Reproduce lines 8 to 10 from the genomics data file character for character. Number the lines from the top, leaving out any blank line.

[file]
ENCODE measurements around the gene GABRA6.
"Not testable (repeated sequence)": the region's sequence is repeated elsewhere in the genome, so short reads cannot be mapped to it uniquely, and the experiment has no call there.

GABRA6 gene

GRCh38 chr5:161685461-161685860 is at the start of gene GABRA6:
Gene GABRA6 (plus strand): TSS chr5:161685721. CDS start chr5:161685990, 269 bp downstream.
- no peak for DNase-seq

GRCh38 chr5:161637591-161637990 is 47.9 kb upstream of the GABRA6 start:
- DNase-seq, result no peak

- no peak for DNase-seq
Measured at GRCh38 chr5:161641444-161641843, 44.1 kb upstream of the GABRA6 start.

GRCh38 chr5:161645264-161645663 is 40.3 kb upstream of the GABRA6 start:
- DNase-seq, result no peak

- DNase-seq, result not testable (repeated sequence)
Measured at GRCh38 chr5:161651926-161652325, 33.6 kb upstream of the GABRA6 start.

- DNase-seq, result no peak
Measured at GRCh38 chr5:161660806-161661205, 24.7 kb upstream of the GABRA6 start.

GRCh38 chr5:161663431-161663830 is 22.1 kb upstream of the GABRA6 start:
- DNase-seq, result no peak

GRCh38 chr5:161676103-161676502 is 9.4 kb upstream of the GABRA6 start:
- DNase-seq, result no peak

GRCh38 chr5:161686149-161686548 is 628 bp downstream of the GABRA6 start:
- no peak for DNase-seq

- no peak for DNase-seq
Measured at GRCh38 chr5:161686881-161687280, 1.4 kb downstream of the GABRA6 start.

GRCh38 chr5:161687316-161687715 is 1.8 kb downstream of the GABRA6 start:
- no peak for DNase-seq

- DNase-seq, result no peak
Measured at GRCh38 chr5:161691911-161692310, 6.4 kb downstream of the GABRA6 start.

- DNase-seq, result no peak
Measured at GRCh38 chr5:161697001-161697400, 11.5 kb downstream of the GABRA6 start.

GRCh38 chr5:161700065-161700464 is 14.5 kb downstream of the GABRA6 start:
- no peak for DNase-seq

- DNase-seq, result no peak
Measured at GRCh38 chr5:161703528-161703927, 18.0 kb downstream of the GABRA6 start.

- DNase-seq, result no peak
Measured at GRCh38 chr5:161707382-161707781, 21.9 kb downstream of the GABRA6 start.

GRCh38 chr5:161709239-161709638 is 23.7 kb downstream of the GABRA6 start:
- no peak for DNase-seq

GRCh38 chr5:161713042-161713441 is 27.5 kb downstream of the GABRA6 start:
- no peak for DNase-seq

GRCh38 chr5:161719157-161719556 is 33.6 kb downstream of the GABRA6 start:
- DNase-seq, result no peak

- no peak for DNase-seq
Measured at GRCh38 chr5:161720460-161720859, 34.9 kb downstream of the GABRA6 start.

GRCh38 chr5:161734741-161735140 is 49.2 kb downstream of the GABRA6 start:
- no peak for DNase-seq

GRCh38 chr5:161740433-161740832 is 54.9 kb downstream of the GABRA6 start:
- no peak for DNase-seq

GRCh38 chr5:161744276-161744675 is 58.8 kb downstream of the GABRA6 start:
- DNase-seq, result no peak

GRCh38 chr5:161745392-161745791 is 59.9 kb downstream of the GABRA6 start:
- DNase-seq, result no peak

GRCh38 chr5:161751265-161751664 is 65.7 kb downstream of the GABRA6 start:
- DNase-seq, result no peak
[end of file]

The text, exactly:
- DNase-seq, result no peak

- no peak for DNase-seq
Measured at GRCh38 chr5:161641444-161641843, 44.1 kb upstream of the GABRA6 start.